Just a note before we begin- the techniques that I talk about in this tutorial are best applied when you are shooting in manual, or a partial manual mode on your camera. Not sure how? Stay tuned… I’m working on another tutorial that should help.
Can you see the difference between these two images?
It’s easier to see if we zoom in…
The left image is nice and sharp; you can see her individual eyelashes. The image on the right is out of focus. Her eye is a blur.
Making sure your image is perfectly in focus is the first step to sharp images.
There are several things that can cause missed focus:
- Too slow of a shutter speed
- Too large of an aperture (really low f-stop number)
- Movement- if you or your subject move after focus is locked
And a few tips for making sure to nail your focus:
- Keep your shutter speed high enough- a general rule is to keep your shutter speed twice as fast as the length of your lens. 50mm lens- >1/100 shutter speed. I like to keep mine above 200 just to be safe, but sometimes I will go down to 100 if I need the extra light.
- A wide aperture (low number) produces a very small focal plane, so it’s easy to miss focus. Close your lens down slightly to give yourself a little more room. Try somewhere around 2.8 or a little higher. With practice, you can nail focus at wide apertures.
- Steady yourself- make sure your arms are tucked against your body.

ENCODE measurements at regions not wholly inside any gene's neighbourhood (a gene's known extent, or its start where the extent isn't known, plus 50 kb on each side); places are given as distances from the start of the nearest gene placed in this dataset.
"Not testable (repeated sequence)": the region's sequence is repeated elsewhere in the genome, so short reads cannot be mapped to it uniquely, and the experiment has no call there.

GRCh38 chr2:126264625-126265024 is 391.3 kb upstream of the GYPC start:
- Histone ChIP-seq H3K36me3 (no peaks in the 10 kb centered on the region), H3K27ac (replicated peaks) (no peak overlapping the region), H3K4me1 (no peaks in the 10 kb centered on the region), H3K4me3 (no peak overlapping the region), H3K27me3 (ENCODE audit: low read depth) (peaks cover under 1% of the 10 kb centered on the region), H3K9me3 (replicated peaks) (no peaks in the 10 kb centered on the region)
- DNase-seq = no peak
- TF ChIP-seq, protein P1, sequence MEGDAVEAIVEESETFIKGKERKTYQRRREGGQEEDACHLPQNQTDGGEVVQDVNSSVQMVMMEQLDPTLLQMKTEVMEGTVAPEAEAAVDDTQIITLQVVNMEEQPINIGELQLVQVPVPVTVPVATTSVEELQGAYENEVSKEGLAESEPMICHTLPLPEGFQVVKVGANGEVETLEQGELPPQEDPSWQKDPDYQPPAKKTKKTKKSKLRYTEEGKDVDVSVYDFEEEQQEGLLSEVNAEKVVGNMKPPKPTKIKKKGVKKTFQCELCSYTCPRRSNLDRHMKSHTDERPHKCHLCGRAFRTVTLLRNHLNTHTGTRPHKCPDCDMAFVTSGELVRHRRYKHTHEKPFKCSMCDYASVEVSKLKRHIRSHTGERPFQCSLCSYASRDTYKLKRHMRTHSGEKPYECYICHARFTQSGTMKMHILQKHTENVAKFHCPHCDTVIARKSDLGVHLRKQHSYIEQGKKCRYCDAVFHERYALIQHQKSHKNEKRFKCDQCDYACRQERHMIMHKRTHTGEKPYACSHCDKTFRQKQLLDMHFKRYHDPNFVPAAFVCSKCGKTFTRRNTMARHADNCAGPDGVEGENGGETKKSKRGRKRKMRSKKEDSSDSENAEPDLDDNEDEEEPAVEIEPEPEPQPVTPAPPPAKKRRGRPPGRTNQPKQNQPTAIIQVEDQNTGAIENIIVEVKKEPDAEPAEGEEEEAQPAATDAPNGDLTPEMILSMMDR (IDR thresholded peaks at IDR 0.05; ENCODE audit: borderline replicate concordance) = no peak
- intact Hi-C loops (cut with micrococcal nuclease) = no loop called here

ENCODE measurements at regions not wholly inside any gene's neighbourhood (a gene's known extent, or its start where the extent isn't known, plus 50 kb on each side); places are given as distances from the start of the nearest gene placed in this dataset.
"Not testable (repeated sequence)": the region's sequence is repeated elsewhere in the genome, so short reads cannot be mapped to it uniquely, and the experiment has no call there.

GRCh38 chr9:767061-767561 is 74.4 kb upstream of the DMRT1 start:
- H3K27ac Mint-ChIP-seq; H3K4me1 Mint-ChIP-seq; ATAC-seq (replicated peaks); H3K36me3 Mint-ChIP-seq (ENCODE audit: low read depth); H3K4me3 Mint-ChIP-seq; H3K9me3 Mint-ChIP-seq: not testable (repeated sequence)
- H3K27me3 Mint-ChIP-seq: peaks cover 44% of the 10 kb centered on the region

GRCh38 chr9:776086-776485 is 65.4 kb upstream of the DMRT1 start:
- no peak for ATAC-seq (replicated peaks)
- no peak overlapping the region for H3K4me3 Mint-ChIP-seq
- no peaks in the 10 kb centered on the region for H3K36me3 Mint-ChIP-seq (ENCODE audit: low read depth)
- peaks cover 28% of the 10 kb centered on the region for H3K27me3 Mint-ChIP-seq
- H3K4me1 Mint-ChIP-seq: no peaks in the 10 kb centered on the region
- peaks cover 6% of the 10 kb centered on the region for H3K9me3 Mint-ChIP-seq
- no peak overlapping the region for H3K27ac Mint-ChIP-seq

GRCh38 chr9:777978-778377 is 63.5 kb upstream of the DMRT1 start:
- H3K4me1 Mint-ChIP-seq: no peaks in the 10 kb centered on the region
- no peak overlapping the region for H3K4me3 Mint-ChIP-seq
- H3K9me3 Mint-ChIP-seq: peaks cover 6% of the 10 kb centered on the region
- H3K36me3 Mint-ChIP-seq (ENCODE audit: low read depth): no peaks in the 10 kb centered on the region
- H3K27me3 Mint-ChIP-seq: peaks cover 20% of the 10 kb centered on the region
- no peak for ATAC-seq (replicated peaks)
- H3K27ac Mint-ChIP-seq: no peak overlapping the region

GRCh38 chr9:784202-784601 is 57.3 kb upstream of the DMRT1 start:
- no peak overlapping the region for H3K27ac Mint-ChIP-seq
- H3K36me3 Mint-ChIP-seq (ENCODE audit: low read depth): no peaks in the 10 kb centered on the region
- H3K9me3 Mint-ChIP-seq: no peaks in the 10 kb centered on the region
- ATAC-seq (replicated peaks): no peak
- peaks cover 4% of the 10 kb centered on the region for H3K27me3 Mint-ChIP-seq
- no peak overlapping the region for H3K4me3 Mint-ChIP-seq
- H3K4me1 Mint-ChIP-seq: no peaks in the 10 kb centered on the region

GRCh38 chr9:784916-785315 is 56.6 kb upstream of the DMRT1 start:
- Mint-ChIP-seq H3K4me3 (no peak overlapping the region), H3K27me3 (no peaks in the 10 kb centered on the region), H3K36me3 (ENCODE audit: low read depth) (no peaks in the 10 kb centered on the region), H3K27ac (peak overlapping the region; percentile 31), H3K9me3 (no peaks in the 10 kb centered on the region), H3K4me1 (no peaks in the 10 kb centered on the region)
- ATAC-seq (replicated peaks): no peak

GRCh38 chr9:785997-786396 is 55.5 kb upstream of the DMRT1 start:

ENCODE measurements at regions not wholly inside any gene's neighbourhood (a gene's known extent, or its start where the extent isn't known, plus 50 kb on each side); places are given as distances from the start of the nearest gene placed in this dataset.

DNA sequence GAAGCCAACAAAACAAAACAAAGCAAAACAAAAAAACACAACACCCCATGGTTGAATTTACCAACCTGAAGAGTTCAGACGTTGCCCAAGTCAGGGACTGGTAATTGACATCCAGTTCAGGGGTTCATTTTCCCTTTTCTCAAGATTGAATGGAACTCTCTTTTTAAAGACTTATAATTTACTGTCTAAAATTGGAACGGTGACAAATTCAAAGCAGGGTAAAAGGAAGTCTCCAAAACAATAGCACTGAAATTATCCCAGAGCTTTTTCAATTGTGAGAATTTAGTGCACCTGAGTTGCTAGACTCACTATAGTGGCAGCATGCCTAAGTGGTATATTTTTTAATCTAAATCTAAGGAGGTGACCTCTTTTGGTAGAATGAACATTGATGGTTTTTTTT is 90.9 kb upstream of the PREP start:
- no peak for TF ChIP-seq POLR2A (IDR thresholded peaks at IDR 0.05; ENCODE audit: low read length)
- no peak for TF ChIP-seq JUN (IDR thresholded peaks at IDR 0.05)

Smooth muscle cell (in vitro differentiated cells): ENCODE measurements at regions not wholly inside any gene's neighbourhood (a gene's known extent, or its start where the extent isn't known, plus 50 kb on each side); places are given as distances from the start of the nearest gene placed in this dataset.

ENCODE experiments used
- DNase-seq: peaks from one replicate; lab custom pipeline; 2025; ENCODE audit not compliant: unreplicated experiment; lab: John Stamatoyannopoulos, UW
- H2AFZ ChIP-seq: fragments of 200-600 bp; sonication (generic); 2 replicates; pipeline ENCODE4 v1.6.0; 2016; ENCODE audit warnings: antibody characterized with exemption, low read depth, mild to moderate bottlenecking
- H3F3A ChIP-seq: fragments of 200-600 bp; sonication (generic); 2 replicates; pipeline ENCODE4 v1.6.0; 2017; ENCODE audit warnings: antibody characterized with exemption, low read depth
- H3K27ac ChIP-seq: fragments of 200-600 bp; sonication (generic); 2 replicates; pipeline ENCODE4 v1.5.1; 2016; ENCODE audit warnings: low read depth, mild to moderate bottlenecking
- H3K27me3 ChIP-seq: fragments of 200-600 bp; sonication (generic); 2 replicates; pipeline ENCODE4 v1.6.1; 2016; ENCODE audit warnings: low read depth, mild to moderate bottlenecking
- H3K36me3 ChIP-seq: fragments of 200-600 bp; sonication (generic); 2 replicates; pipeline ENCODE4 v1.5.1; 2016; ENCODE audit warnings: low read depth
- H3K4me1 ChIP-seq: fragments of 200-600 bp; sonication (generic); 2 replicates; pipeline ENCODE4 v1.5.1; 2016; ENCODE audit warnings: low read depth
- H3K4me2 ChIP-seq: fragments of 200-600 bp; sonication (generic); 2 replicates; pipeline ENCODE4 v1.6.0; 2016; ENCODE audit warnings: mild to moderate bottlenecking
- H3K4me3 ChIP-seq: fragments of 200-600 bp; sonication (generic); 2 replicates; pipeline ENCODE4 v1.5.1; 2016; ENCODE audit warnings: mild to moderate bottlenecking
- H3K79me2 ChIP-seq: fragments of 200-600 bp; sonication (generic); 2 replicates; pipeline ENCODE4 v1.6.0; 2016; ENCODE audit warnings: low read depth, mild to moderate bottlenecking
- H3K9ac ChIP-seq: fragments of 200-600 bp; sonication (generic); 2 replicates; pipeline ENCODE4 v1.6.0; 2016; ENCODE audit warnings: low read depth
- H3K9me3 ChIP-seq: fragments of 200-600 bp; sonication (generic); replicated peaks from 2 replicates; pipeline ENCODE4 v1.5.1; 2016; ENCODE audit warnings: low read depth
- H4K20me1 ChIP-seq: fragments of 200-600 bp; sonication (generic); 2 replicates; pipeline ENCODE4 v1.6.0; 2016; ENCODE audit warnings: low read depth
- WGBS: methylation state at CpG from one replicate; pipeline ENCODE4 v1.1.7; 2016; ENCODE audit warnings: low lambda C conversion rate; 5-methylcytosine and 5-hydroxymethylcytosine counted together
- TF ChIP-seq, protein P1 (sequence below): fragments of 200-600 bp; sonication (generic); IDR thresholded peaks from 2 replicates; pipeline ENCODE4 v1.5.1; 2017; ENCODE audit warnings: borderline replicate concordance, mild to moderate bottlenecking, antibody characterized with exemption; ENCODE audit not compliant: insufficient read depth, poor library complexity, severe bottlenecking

The only thing I changed on this image was to lower the exposure. When your image is correctly exposed it will be nice and clear. If it’s too dark, or underexposed, it looks sort of muddy.
When I took this image, I opened the window shades and turned her towards them. This ensured a nice, even light on her face that is very flattering. If she was turned away from the light, or placed in the shadows, then the image wouldn’t be as clear, and the catchlights in her eyes wouldn’t have been as bright.
In post-processing, the last step I take before sharing an image is to sharpen it. I use the Unsharp Mask in Photoshop, starting with amount: 300, radius: 2, threshold: 2, and play around until it looks right. You don’t want to over bake it, or it starts to look funny:
Here’s the before and after sharpening for comparison:
If you have any questions about this tutorial, or would like to request another, please let me know using the contact form above, or comment below!